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Next study: Blame Mom: Poor mothering destroys chemical coating on genes.

And I have to say (despite the pronatalist pressure of family gatherings), I dislike the metaphor of a thesis as giving birth.

Thesis, many years of work culminating in a defense which is really no big deal and a lunch with beer. End result: you become credentialed as a person of superior intellect and expertise.

Birth, nine months of gestation where you can pretty much do nothing if you choose culminating in many hours of pain and the expulsion of bodily substances, bringing about the birth of a person who requires you for every human need (though they're pretty cute). End result: despite superior intellect and expertise you discover that humans are still animals.

Just saying.




I also read this article with a great deal of annoyance -- is it actually NEWS that parents influence their kids? I'm pregnant right now, and I've started boycotting articles such as this ... as if I needed yet another thing to worry about, from keeping this child healthy to what the heck will happen to a career I've so carefully built.

But as I was reading this to my partner (father of said child) he commented that it was really pretty misanthropic as well, since it suggests really that he's pretty frickin' useless as far as raising a child; he'll have no effect on him or her. Which he considered pretty offensive.

In any case, a pretty sad case of journalism. But at least NP provides some sad amusement to our days. Offense for all!

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February 2006

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I read: codex

  • Hugh Maclean: Ben Jonson and the cavalier poets;: Authoritative texts, criticism (A Norton critical edition)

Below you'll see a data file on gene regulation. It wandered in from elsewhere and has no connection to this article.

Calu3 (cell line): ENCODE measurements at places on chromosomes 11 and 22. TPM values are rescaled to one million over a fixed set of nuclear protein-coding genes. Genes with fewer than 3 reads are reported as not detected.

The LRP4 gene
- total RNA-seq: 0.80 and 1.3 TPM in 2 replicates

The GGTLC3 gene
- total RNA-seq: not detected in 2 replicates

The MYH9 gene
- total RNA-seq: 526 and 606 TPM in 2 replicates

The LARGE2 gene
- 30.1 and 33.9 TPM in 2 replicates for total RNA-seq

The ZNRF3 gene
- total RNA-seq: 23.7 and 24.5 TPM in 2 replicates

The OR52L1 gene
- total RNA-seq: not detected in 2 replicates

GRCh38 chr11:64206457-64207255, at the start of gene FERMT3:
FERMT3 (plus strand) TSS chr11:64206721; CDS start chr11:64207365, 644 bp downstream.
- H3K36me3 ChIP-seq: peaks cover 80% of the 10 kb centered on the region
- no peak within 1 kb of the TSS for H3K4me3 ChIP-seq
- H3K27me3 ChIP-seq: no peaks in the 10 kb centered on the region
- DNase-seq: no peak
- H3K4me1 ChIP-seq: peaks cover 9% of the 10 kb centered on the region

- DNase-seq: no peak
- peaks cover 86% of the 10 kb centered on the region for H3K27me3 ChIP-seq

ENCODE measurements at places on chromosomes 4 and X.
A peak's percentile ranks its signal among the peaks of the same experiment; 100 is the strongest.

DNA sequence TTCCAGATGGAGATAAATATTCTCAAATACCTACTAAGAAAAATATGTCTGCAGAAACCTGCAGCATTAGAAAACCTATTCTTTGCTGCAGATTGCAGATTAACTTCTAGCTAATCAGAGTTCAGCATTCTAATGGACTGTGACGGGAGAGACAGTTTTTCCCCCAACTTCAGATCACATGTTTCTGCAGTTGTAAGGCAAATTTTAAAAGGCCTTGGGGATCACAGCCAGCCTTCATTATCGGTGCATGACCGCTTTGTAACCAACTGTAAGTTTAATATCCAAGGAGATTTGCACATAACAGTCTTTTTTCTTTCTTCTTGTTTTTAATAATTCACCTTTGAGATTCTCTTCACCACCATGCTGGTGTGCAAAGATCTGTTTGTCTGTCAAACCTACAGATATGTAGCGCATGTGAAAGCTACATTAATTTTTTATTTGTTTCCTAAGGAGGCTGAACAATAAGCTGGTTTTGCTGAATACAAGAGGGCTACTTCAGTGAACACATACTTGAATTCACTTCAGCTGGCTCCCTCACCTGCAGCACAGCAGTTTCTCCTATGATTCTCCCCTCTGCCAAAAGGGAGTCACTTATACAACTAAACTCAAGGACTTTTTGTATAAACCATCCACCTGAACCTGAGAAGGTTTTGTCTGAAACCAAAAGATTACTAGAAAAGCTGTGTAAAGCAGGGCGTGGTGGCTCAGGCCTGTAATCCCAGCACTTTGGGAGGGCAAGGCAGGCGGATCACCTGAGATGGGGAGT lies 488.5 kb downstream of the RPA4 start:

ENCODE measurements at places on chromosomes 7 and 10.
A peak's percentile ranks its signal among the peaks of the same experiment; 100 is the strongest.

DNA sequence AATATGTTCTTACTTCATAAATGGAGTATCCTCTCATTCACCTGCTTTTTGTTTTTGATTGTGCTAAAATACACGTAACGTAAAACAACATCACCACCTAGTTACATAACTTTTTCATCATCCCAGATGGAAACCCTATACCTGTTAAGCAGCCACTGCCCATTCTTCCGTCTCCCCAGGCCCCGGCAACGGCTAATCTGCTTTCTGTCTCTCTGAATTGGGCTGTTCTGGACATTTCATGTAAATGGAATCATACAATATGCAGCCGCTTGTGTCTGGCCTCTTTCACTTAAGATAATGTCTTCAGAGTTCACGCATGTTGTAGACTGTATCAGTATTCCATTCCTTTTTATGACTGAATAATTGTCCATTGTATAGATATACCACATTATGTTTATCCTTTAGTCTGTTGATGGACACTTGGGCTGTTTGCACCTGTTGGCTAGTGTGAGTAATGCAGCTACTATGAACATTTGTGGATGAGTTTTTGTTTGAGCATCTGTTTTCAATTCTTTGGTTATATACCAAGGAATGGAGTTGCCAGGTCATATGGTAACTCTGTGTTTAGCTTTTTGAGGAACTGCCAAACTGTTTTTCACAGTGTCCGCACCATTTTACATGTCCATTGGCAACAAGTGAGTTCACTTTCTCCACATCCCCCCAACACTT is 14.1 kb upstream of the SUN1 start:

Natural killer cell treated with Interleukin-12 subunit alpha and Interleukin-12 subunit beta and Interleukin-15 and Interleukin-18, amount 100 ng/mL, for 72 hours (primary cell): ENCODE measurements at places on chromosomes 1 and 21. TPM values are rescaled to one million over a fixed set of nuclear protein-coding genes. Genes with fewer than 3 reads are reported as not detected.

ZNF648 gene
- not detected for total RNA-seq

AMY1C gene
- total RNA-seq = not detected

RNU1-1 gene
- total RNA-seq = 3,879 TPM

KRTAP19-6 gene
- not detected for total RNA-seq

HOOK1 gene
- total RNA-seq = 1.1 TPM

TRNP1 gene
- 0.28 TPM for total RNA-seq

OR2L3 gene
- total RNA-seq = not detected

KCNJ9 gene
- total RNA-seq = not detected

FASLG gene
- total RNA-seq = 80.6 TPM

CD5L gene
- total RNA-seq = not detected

My love for the Norton Critical Edition knows no bounds of decorum, what with the footnotes handily dangling at the bottom of the page, the effective but not-excessive use of white space and the pages and pages of charming formalist criticism handily excerpted for one's edifying pleasure, and this fine specimen is not only crammed with the verses of Carew and Herrick and Shirley and Waller and Suckling, but the Benniest of Bens himself. Aaaaaah.
  • Margaret Atwood: Strange Things : The Malevolent North in Canadian Literature  (Clarendon Lectures in English Literature)

    Margaret Atwood: Strange Things : The Malevolent North in Canadian Literature (Clarendon Lectures in English Literature)
    Right to the frosty tips of my Maritime 'burg nestles the omnipresent appreciation of all things Canadian - lest not forget, 'natch, that this is Lower Canada, first founded, settled by those who settled and therefore most appropriate dwelling-place for some serious CanLitticism on a chilly eve - a hunger best feasted with the reigning Empress of post-Dominion Culture, here her own splendid Wendigo-fed self most engaging with a bemused discussion of the particular neuroses provoked by our frozen mythoscape that are so lovingly delineated by myriad earnest PhD dissertations from sea to sea to sea.

  • Candace Savage: Crows : Encounters with the Wise Guys

    Candace Savage: Crows : Encounters with the Wise Guys
    Seduced by the caw of the wild that blankets the UNB campus with a murderous cacophany of harbingers of death at the same time every fall, I put this on my Chrismas list hoping for some new insight into these amazing creatures that mimic human speech and modified tool use - instead, I found surprizingly mediocre musings on evolutionary biology from an unqualified, underresearching hack writer made bearable only by a bevy of lovely photographs and images of our witty black-feathered bretheren.

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